A fissure ran through the block of oak standing on Jaclyn’s workbench. Around this crack, she’d carve faeries, elves, dwarves, dragonflies, and wood nymphs.
On the reverse, if one knew to look, one would see the peering eyes of a demon. Bringing in one type of magic always let in the other.
The creeping-in had already begun. Her young neighbor Florinda walked past home from school with her head hung down.
“Why so glum, little Flor?” Jaclyn asked.
“My ada finished the rail line. Did you hear that? Well, not him, but the people he bosses. And now it’s done, and he took Sparkie to go over there, but not me, I had to stay home with Rocket and Ama, but when Spark came back, he was sad.”
“He was none too happy about that dark place, then?” Jaclyn asked.
“No, siree,” replied Florinda. “He says it’s creeply.”
“But he’s home now, safe as beechnut and sound as rabbit, is he not?”
“And he has a brave sister with a cheerful heart, does he not?”
“Then all is right in the world, and don’t you worry about the creeplies in the shadows.”
Florinda’s smile returned and she skipped up the hill.
Jaclyn headed upstairs to the computer.
Sugar Maple was online.
“It has started,” she typed.
“The two-way connection?” Sugar typed back.
“Yes!” Jaclyn replied. “That blasted goat-footed man. He should have stayed in the Wishing Well.”
“We knew this would come,” Sugar replied.
Sugar and Jaclyn been expecting something like this since Cathy’s ill-conceived wish had pulled Brennan Stuckey out of the well. They’d hoped binding the two through marriage would forestall the encroachment.
After their twins were born, each full of such goodness, a swing in the other direction became inevitable.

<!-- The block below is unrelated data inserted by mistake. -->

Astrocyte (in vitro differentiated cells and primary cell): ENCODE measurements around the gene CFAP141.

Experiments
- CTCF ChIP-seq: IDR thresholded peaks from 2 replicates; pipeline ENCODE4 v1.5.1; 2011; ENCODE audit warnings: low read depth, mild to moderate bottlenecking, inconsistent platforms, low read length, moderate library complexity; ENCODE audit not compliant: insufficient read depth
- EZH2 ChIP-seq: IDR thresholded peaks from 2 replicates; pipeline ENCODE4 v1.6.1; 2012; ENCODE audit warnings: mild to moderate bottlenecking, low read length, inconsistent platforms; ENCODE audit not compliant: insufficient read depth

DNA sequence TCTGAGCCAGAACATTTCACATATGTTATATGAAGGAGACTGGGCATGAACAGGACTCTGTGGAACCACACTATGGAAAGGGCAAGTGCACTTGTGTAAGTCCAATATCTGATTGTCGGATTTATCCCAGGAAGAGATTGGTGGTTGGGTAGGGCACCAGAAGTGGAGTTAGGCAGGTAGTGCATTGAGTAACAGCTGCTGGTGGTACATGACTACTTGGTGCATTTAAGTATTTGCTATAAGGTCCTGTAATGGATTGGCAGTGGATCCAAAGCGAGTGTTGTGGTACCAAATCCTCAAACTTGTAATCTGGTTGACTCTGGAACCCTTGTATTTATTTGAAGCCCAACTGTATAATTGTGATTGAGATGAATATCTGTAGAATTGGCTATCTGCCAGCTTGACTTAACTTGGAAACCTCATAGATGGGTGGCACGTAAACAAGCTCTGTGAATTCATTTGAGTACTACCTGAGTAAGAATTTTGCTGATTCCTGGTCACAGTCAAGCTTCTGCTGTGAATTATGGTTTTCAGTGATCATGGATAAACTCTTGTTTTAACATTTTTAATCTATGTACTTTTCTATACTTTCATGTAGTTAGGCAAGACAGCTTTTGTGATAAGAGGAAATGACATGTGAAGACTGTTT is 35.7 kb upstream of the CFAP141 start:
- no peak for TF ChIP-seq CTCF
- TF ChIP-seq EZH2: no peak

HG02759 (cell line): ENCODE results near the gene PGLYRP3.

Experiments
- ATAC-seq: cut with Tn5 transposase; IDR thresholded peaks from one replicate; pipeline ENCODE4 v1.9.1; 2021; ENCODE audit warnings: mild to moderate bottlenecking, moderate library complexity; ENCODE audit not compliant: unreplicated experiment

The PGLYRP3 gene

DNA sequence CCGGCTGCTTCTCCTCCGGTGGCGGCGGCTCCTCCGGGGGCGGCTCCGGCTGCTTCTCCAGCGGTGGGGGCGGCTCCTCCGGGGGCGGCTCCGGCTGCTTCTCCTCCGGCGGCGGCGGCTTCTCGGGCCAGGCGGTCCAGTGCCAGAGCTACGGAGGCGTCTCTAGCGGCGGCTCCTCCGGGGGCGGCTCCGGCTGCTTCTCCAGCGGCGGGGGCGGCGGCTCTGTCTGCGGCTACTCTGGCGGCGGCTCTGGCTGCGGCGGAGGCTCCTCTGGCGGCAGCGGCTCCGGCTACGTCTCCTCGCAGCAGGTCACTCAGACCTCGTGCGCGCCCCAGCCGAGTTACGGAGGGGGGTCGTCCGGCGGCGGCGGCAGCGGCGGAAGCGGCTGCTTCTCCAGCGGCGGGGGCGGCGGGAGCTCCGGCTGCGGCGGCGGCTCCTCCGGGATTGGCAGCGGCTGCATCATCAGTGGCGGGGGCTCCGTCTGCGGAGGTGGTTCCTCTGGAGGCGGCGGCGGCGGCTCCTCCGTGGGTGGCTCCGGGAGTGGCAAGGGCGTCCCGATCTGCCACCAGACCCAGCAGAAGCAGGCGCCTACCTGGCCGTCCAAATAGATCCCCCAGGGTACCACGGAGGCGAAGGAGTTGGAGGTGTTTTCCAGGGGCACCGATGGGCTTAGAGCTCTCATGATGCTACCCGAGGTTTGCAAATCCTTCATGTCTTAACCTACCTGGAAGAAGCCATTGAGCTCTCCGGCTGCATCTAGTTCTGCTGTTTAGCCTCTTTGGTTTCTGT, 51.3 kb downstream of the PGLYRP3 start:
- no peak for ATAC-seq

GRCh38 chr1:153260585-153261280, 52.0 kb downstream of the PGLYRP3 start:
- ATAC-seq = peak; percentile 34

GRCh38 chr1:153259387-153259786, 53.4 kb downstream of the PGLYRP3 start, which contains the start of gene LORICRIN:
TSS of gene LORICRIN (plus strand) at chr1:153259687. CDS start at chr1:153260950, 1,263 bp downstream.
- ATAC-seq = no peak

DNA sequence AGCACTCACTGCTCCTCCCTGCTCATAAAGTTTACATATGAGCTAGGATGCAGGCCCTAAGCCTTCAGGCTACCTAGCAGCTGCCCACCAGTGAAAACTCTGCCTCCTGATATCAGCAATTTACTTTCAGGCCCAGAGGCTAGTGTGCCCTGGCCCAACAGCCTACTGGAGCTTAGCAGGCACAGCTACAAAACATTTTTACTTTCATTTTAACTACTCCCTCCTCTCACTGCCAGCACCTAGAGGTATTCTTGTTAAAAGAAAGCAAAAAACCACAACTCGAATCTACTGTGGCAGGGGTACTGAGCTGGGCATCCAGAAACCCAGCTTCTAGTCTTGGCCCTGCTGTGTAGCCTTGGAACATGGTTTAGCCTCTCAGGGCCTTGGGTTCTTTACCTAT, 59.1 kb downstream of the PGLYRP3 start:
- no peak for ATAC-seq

They’d discussed plans and strategies, but until the connection was actually established, it was impossible to know what exactly to do.
“Keep your hope up!” Sugar typed.
Jaclyn closed her eyes and whispered a quick protection spell.
Buttercup, dew drop
Spin a web round
The wishing well.
“Let’s talk” Sugar typed. “Can you make it to the city?”
They agreed to meet at the Spice Festival at sunset.
Though Jaclyn had never been to the city, she easily found her way from the rapid transit station to the Spice District. Sugar played her violin, and Jaclyn simply followed the pull she always felt from Sugar’s tunes.
“Might as well have second supper,” Jaclyn said when she spied the table laden with falafal, curried eggs, and dal.
“I’ve seen it all before,” Jaclyn told Sugar. “It was like this in the old place. First the trolls. Then the boogeys. Then before you knew it, we were hardly safe outside the warrens.”
“But you survived,” Sugar Maple said. “It didn’t wipe your peoples out. And you found a balance, right?”
“We adapted,” Jaclyn said. “Protection spells, blessings, wildcrafting. All the rituals of the old ways kept us from being destroyed, at least.”
“That’s what I mean,” said Sugar. “You developed rune. We don’t have to look at this as the end of something. We can think of it as the beginning.”
“It’s a barrow-full of toil!” said Jaclyn.
“That it is,” replied Sugar. “But then, I’ve never been averse to hard work. Have you?”
Jaclyn supposed not.
“What’s this?” asked Nathanael, Sugar’s nephew-in-law, who’d come along for the festival. “Are you talking about work at a time for feasting?”
“Simply stringing the loom,” said Jaclyn, “so the warp is set when we’re ready for the weft.”
“Right then!” said Sugar.
Jaclyn caught the whiff of willow catkins on the grill. She knew of only one man in these parts who had a taste for grilled catkin. Sure enough, near the picnic tables, her sweet-heart Davion dished up a plate of fresh-spring river willow catkins for sampling.
“What brings you here, Davi?” she asked.
“Had an inkling you’d be here,” he said.
“Aren’t you the charmer?”
Sugar came to say good-bye. “I’ve got some research to do,” she said. “Don’t worry, Jaclyn. We’ll find a way to protect who and what we love.”